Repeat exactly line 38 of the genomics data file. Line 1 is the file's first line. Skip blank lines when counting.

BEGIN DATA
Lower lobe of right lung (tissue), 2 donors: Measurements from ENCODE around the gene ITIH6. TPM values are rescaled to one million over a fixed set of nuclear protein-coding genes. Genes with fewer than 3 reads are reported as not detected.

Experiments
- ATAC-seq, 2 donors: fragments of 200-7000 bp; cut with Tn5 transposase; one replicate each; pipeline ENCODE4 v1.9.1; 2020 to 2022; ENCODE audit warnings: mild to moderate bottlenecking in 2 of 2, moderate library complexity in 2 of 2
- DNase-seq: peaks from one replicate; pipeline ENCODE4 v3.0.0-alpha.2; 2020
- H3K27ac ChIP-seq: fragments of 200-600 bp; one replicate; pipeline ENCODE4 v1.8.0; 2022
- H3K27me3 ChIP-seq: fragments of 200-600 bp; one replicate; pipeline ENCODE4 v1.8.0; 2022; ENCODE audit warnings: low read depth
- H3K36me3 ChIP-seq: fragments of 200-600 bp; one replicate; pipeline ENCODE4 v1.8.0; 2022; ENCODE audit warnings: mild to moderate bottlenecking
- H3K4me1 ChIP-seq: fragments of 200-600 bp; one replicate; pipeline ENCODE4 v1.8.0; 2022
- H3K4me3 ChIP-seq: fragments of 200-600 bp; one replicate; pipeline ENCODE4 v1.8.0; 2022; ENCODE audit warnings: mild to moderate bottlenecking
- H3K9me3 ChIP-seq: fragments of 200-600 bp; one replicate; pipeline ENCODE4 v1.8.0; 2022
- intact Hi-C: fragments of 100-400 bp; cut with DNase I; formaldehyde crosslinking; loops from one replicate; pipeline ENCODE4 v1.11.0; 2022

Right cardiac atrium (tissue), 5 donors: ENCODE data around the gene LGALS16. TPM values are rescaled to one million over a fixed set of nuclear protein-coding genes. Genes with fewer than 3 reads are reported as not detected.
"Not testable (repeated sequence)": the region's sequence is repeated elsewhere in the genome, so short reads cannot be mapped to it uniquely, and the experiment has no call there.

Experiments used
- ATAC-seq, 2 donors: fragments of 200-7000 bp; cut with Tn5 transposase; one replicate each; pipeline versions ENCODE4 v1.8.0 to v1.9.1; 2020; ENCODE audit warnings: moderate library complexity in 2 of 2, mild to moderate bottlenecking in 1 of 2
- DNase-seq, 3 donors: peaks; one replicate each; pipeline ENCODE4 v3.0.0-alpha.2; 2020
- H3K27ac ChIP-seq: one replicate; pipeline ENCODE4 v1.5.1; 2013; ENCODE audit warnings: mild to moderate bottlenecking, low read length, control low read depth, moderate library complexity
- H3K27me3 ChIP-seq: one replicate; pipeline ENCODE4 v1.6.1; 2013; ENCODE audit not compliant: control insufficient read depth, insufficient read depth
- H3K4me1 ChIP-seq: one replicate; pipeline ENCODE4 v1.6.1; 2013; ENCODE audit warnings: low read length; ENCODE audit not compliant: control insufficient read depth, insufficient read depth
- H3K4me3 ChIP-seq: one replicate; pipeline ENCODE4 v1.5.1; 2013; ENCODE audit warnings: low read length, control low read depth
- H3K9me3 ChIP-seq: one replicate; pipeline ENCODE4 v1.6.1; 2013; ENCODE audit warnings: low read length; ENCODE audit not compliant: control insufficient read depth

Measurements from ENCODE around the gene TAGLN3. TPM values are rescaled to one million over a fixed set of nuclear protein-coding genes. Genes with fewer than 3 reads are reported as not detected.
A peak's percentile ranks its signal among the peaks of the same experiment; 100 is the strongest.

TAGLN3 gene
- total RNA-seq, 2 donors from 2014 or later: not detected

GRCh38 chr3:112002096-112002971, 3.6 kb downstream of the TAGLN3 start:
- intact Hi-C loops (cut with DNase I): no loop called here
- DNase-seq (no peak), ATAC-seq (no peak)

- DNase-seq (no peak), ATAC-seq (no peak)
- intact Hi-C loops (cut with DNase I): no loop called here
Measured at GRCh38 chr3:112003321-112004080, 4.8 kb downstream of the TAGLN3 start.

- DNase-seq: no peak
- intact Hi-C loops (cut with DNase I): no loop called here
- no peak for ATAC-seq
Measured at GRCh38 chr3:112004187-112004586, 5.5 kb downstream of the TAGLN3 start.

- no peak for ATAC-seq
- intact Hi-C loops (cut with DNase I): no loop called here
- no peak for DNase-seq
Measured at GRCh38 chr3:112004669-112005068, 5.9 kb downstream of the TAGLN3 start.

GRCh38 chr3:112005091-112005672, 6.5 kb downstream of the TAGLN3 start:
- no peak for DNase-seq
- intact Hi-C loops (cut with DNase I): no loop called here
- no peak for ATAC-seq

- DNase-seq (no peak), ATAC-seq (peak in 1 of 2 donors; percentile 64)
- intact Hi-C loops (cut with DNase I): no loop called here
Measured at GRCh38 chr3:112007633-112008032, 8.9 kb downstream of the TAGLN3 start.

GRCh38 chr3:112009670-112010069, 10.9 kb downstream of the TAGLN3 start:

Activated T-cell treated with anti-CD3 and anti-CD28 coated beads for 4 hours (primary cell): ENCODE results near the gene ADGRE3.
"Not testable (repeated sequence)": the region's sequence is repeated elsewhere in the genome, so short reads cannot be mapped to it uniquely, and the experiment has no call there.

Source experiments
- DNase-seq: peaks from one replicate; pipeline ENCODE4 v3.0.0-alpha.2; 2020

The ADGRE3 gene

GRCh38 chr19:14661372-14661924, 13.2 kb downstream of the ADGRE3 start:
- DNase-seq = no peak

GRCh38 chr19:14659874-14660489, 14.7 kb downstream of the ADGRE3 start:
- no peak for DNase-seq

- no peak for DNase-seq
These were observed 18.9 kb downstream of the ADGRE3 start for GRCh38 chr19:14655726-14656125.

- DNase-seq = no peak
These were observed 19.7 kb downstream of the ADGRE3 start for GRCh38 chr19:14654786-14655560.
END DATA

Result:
- no peak for DNase-seq